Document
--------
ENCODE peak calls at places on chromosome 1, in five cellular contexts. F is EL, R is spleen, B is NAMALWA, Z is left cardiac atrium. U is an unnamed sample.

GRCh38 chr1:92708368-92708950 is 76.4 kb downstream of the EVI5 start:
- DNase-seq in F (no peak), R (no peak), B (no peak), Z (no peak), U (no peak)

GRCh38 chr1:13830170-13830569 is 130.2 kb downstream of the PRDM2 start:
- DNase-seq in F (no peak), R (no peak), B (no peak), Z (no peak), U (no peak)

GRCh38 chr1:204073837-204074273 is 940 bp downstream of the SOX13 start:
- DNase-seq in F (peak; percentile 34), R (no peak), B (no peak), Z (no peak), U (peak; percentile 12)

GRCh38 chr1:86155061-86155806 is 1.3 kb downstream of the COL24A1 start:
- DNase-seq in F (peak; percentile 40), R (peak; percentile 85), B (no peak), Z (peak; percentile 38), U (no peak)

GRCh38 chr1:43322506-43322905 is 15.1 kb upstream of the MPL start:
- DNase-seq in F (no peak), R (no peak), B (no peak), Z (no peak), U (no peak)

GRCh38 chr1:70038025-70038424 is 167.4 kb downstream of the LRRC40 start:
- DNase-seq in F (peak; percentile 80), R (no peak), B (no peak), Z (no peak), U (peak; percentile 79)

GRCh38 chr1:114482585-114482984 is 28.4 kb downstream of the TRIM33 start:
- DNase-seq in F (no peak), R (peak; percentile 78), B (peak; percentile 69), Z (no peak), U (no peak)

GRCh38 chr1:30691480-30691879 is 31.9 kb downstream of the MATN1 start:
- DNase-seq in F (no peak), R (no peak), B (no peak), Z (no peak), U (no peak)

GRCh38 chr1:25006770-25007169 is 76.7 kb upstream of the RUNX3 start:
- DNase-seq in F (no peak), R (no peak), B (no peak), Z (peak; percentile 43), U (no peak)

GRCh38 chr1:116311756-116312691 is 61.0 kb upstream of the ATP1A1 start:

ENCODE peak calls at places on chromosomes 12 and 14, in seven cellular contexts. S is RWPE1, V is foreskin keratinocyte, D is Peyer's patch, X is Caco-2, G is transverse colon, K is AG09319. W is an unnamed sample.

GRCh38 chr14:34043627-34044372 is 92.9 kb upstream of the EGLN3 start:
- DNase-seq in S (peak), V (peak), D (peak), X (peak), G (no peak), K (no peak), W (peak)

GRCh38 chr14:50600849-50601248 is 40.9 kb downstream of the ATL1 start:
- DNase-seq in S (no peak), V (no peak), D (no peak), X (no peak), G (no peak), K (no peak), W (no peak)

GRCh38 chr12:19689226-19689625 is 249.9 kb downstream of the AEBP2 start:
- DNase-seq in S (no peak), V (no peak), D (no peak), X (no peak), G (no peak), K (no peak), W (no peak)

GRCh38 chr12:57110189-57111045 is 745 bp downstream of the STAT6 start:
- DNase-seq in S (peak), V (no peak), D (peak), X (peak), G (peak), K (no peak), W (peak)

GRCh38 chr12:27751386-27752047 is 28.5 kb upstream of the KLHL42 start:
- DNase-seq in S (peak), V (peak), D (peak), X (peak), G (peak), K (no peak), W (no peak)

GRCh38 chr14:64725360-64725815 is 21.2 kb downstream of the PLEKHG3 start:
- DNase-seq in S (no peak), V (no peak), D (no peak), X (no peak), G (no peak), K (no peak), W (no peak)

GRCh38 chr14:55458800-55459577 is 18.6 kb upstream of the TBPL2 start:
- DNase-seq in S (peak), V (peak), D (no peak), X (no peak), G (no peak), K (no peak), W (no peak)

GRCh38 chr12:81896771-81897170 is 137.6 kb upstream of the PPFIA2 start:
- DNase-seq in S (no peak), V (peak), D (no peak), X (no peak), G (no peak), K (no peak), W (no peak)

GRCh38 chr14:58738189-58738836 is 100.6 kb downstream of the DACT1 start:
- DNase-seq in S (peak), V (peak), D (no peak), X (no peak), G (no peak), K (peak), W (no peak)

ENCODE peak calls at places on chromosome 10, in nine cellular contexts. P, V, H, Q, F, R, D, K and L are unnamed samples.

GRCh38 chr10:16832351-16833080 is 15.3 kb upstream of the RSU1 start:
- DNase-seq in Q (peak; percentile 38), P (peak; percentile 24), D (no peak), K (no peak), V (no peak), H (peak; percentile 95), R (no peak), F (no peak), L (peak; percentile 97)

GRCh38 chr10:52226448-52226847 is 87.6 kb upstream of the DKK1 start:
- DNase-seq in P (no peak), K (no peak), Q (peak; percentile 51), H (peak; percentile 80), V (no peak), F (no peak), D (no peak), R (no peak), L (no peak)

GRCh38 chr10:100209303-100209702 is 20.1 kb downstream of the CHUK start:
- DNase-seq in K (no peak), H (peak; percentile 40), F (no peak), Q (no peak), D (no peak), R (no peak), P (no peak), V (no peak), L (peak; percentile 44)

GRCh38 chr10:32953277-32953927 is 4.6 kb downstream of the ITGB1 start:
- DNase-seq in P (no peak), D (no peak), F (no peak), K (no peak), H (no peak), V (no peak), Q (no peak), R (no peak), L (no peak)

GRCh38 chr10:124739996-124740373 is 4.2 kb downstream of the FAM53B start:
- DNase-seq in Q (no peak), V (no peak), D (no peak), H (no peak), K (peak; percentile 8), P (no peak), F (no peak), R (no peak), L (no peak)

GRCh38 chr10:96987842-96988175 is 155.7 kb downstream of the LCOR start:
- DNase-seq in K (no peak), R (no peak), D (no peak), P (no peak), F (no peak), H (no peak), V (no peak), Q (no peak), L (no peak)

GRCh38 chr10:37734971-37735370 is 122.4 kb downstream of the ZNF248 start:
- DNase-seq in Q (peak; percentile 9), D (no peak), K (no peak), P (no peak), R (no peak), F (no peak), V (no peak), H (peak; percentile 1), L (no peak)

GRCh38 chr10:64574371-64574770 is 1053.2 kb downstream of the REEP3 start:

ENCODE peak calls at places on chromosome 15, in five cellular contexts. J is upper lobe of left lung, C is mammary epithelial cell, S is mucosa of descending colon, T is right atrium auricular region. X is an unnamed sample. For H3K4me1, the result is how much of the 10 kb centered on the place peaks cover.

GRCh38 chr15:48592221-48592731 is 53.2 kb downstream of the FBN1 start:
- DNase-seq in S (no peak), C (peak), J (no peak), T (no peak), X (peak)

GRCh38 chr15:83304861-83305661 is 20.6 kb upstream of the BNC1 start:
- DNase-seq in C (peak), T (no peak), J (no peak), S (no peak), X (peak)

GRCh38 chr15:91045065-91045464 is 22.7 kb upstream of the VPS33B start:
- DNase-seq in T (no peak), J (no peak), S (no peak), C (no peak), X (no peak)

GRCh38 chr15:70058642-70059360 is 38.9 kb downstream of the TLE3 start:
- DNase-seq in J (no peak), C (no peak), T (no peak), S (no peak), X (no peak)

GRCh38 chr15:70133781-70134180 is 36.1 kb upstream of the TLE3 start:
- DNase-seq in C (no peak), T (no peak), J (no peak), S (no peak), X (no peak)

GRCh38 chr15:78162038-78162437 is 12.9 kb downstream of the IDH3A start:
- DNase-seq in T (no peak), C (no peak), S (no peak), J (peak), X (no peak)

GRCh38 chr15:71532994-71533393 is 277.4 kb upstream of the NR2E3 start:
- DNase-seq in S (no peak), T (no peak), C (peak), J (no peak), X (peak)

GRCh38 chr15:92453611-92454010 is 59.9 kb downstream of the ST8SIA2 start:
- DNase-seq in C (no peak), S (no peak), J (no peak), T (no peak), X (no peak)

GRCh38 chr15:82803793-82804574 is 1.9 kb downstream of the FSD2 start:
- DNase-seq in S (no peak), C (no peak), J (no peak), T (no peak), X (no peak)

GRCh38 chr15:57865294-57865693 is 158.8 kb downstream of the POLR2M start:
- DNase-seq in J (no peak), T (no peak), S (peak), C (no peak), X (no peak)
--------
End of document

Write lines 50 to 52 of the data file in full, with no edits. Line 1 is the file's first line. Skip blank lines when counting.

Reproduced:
- DNase-seq in Q (no peak), V (no peak), D (no peak), H (no peak), K (peak; percentile 8), P (no peak), F (no peak), R (no peak), L (no peak)

GRCh38 chr10:96987842-96988175 is 155.7 kb downstream of the LCOR start:
- DNase-seq in K (no peak), R (no peak), D (no peak), P (no peak), F (no peak), H (no peak), V (no peak), Q (no peak), L (no peak)